Natural Image Contours

Friday, March 10, 2006 - 9:00am - 10:00am
EE/CS 3-180
James Elder (York University)
The important role of contours in visual perception has been recognized
for many years (e.g., Wertheimer 1923/1938). While early Gestalt
insights derive from observation of highly idealized images, decades of
computer vision research have demonstrated the computational complexity
of inferring and exploiting contours in natural images. Physiological
data, while generating some intriguing clues, are often too local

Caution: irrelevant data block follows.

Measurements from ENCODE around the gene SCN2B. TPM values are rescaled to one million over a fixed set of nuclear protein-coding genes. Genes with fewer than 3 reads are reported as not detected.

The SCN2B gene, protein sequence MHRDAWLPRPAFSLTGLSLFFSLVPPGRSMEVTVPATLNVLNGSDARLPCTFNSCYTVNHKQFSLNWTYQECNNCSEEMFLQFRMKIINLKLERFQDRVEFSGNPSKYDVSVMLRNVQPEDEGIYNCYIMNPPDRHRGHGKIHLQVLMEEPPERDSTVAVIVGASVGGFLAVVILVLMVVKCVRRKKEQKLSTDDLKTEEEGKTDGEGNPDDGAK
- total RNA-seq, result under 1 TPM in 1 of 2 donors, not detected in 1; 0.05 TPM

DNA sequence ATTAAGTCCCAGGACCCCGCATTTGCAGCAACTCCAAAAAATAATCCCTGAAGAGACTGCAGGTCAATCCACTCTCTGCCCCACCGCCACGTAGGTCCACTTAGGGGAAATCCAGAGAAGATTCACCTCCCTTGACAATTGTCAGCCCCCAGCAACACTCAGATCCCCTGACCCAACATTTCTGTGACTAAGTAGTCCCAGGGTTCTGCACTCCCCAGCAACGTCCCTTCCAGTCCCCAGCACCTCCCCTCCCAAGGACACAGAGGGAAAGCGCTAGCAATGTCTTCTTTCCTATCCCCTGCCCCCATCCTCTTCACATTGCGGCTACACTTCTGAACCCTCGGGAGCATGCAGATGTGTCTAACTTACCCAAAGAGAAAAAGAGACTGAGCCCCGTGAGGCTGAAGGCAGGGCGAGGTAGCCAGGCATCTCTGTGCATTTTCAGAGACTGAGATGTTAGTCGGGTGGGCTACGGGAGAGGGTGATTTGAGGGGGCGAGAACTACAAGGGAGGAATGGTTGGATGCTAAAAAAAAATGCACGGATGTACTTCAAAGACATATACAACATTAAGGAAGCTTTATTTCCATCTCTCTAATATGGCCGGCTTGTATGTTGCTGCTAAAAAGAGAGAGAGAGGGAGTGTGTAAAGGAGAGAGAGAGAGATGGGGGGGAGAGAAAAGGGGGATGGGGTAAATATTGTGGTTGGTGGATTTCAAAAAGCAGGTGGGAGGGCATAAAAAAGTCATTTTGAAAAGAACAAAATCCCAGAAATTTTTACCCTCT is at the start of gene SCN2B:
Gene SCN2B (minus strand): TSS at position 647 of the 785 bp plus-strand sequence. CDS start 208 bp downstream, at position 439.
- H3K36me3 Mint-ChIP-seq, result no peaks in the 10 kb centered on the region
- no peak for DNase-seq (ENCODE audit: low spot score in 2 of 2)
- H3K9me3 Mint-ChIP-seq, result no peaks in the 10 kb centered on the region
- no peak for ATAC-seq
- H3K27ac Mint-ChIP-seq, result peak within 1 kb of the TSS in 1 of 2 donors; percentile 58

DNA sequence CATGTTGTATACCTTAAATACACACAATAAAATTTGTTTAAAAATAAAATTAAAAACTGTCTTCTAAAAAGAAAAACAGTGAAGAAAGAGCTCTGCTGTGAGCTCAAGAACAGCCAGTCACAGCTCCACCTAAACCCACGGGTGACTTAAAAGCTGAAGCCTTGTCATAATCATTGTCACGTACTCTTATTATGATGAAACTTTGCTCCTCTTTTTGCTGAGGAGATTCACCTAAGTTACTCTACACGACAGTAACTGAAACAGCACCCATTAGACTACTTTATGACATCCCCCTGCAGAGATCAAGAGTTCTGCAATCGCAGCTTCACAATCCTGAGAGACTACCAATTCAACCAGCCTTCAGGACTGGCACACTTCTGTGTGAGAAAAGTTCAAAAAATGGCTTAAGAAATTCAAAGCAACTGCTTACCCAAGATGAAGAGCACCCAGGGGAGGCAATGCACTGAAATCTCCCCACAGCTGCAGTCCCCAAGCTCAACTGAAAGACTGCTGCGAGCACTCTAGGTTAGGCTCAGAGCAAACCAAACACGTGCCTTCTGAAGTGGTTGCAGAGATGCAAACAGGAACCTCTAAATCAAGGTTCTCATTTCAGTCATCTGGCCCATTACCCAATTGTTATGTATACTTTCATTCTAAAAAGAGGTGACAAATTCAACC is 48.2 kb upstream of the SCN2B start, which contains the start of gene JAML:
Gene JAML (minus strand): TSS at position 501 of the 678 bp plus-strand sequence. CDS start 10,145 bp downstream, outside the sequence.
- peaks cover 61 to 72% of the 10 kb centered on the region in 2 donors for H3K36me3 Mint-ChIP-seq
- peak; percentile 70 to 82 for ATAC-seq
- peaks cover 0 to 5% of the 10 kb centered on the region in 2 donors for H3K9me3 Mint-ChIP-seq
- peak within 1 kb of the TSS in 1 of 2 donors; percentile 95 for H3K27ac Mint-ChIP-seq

(single unit recording) or too global (imaging) to provide the data
needed to constrain existing models or inspire new ones.

In this talk I will discuss recent work that attempts to bring together
psychophysical, computational and physiological approaches to
understanding contour processing in natural images. A unifying
foundation for this effort is a continuing project to measure and model
the statistics of natural image contours. These ecological results lead
to new computer vision algorithms for natural contour grouping,
normative models for contour processing that may be evaluated
psychophysically, and to new models for neural selectivity to natural
image contours that may be tested against physiological data.

MSC Code: